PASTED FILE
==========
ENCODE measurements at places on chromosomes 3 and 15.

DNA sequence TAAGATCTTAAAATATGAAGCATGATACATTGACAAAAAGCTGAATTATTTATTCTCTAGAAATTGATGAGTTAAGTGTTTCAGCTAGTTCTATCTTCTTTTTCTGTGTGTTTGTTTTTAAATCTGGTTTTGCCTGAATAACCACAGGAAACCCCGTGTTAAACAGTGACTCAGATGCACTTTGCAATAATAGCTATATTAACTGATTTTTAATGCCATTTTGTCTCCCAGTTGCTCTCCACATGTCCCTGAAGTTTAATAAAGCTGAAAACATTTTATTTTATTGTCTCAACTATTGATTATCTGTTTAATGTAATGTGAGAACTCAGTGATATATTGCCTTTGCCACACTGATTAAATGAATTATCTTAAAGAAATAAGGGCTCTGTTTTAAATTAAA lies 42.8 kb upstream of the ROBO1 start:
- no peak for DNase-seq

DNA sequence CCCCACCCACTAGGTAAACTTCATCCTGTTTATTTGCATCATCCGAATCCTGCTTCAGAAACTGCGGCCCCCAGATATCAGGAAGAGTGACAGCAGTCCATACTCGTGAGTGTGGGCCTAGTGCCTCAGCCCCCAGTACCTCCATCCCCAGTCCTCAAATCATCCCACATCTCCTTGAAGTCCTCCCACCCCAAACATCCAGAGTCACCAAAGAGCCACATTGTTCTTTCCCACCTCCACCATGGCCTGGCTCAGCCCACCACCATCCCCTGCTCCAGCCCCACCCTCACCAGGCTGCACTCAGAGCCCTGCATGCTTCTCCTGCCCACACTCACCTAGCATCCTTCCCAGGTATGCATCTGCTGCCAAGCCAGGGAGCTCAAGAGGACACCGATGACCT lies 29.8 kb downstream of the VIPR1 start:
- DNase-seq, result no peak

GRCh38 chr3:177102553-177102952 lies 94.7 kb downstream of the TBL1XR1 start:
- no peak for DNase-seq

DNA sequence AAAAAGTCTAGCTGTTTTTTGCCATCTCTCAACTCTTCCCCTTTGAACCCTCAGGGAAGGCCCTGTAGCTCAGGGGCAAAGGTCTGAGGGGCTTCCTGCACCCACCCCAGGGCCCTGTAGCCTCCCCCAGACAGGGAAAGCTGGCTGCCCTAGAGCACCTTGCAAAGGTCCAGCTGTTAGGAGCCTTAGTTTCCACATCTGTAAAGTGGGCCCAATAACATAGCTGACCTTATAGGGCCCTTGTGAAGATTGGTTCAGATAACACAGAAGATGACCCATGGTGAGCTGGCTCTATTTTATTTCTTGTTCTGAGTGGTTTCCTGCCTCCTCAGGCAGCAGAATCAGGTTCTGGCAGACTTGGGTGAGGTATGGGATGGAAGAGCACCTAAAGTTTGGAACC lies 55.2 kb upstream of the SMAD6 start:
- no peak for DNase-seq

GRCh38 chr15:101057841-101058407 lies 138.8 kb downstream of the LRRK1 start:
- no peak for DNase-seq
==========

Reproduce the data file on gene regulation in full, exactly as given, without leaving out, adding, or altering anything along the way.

ENCODE measurements at places on chromosomes 3 and 15.

DNA sequence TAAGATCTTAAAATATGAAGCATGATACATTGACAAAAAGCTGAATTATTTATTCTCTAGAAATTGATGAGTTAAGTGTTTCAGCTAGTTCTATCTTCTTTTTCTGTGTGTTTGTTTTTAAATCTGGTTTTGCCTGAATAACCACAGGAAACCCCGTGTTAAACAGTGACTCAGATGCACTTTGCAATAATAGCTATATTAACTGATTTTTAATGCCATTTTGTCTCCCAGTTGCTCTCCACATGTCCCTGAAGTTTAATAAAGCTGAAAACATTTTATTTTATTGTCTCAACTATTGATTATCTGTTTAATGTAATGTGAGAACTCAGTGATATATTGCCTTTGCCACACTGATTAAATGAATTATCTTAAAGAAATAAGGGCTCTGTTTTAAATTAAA lies 42.8 kb upstream of the ROBO1 start:
- no peak for DNase-seq

DNA sequence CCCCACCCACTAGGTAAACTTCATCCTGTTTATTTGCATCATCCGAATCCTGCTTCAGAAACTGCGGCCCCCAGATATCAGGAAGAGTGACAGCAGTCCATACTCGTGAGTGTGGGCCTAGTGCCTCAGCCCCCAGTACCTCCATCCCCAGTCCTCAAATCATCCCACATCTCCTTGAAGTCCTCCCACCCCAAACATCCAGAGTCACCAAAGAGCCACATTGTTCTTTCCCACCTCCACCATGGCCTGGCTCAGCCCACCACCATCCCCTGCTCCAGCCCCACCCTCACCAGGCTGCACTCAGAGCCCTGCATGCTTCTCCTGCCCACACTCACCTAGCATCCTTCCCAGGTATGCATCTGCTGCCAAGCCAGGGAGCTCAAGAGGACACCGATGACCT lies 29.8 kb downstream of the VIPR1 start:
- DNase-seq, result no peak

GRCh38 chr3:177102553-177102952 lies 94.7 kb downstream of the TBL1XR1 start:
- no peak for DNase-seq

DNA sequence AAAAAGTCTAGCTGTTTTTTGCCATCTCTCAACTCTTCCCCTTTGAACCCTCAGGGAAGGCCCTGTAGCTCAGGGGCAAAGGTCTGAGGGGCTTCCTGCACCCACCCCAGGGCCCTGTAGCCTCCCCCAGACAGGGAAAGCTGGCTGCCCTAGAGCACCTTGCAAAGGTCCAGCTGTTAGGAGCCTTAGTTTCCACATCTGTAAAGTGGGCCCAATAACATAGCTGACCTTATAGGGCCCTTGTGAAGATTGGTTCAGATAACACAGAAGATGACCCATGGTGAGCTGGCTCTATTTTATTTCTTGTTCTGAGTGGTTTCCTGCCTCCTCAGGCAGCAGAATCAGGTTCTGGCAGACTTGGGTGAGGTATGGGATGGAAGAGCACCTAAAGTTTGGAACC lies 55.2 kb upstream of the SMAD6 start:
- no peak for DNase-seq

GRCh38 chr15:101057841-101058407 lies 138.8 kb downstream of the LRRK1 start:
- no peak for DNase-seq